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Re: Table modification

From: Jean-Michel POURE <jm(dot)poure(at)freesurf(dot)fr>
To: pgadmin-hackers(at)postgresql(dot)org
Subject: Re: Table modification
Date: 2001-10-02 12:25:58
Message-ID: 4.2.0.58.20011002134754.00a754d0@pop.freesurf.fr (view raw or flat)
Thread:
Lists: pgadmin-hackers
>That said, if you look at the new revision control code, that may provide
>some of the answers (note that it's not all in CVS yet as I'm working on it
>at the moment).

Yes, I noticed you were working on revision control code. Revision control
is a great tool to perform upgrades. I doubt this is a reliable tool for 
rebuilding.

> > 'safe' means dependencies shall not be based on OIDs (if an object is
> > dropped, something is broken).
> > The problem with pg_dump is that it is a backup tool. What about:
> > 1) multi-user access -> we have to reload all dependant
> > objects before
> > compiling to be sure to have the latest stage.
> > 2) if one function does not compile, all dependant objects are broken.
>
>Yes, but in the example I gave, there really is no way to dump/reload (or
>recompile) the objects involved, and it's not an unreasonable scenario to
>get into. I use pg_dump as a reference, because if anything can reverse
>engineer the database correctly it will be that, and essentially that's what
>we are also trying to do.

I do not agree. The one and only way to solve all circular/dependency/PosgreSQL
questions is to read/write information in development tables.

I would swear that even Oracle is not modifying code directly in the 
database schema.
Oracle has got the same dependency problems. i.e. Code is stored in 
separate tables.

> > There have been many discussion about this on pg-hackers.
> > There is no answer to date unless there is real 1) schema and
> > 2) a real
> > depency table.
> > I think we should better go for storing all schema objects in
> > development
> > tables.
> >
> > PostgreSQL and pgAdmin II are professional tools. We cannot
> > take the risk
> > of loosing code when editing server-side objects. My company
> > framework is
> > entirely based on PostgreSQL.and pg/PLSQL. I think it is too
> > risky to go
> > for 'interpreted' solutions. What if I loose code and
> > something is broken?
>
>Then you'll need to completely rewrite pgSchema to work that way (which I'm
>not about to do). For months pgSchema has been developed in an interpretive
>way (which you were well aware of) - I'm not about to throw all those months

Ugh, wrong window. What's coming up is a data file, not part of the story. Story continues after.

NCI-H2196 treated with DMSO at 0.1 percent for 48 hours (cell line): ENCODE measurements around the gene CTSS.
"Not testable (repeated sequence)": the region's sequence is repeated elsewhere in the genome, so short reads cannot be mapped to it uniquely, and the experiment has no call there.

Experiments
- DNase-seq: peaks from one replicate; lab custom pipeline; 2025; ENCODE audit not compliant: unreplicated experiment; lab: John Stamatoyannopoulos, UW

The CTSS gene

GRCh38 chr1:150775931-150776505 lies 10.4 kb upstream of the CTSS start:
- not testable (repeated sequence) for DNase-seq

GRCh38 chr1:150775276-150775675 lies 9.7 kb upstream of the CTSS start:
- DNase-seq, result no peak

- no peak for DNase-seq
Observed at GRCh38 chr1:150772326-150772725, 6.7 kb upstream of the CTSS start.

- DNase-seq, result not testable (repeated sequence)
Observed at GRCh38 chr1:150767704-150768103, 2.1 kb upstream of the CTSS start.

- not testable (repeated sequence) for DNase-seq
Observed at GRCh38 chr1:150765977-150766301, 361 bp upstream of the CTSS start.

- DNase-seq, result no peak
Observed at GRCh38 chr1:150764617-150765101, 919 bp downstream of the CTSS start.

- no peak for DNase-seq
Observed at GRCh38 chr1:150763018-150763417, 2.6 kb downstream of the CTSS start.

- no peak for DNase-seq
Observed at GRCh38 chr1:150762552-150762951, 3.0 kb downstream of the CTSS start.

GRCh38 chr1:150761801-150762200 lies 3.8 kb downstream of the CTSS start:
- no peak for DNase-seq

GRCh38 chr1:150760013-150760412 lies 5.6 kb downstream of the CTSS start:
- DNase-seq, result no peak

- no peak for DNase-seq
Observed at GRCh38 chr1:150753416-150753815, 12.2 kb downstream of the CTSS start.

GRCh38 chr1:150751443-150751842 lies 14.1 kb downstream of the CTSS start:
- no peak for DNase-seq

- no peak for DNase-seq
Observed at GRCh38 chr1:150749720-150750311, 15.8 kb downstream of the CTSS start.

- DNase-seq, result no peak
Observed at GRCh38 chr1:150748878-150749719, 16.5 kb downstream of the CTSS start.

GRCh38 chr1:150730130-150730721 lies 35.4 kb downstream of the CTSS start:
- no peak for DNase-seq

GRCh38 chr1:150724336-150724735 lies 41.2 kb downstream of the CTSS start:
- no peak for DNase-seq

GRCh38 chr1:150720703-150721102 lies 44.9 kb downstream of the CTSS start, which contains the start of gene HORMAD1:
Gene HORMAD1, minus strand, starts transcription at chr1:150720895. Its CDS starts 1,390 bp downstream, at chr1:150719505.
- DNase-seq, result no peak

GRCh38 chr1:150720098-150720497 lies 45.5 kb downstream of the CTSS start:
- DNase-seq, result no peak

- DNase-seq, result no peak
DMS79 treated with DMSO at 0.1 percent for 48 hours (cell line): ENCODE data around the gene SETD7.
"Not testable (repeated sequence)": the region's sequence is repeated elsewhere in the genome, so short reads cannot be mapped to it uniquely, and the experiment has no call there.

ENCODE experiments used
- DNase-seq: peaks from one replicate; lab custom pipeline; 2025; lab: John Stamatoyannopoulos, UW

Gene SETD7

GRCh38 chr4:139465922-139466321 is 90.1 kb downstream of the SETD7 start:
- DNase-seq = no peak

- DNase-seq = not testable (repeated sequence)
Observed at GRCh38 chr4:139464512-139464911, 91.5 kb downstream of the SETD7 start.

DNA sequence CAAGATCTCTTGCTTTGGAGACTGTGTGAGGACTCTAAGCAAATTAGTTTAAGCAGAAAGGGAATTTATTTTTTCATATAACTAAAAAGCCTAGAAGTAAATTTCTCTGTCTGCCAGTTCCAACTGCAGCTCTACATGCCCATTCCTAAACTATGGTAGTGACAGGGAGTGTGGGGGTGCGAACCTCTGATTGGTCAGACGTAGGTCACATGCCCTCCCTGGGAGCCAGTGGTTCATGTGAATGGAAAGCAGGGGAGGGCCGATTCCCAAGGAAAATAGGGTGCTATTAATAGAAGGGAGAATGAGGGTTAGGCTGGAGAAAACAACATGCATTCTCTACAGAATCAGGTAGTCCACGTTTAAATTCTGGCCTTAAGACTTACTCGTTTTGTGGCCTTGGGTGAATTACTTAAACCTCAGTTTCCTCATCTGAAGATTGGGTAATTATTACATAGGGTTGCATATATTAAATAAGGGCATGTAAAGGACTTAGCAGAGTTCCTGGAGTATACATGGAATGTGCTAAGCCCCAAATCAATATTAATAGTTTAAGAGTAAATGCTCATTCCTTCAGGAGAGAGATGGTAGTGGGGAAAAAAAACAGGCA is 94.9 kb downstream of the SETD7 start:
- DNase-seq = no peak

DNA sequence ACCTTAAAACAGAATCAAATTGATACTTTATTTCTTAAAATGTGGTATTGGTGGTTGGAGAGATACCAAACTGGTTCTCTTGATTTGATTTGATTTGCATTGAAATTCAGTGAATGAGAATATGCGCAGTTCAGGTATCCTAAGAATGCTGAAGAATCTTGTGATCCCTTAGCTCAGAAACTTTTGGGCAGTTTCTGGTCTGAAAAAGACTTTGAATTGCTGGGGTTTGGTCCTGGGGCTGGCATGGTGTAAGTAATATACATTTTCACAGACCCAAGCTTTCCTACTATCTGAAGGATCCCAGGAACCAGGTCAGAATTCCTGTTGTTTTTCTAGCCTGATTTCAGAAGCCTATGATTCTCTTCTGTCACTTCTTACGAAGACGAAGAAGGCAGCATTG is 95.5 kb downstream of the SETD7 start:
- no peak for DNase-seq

>of work down the drain now. I think it is a little late to be saying that
>this is not the way it should work.

We have been doing it for a long time in pgAdmin I.
This is the way developers work when writing queries in text documents.

-> Object.CodeRepository = 'production' or 'development'.
-> Object.Move (fromRepository, TargetRepository) will move code and/or 
compile it (like in pgAdmin I).

Objects shall be Table, View, Function, Trigger, etc...
pgSchema does not need much modification to handle 'production'.

> > The way that most PL/pgSQL developers handle this problem is
> > that they
> > write functions, views and triggers in a single text file
> > with DROP/CREATE
> > stuff. This works for less than 10 objects. Everyone stores
> > source code in
> > a separate place. pgAdmin I solution is interesting because it stores
> > source code in the database itself. This is not a new
> > concept. If we try to
> > mix source/compiled code, we are going in a wrong direction.
>
>If pgAdmin II stored objects as source code then it would still need to
>interpret object design by parsing SQL queries back into values and options.
>This is significantly more difficult than interpreting the data from the
>system catalogs.

Not necessarily. If people want to access development tables directly, they 
can do it.
For example, if phpPgAdmin writes in development tables, code will still 
compile.

No need to parse SQL queries when using Object.Move (from-> to) ilke in 
pgAdmin I.

>The way it works presently is the most straight forward in my opinion. The
>SQL reverse engineering can be tested using the Publishing Wizard to ensure
>it's working correctly. An audit trail can be generated from the Revision
>Control log.

I agree this is the most straight forward, but does it suit professional needs?

As for me, I still stick to pgAdmin I CVS version because my whole business 
process is based on PL/pgSQL.
I only trust dependency queries because they are real, whereas a revision 
log is only based on user input.

/Later, Jean-Michel




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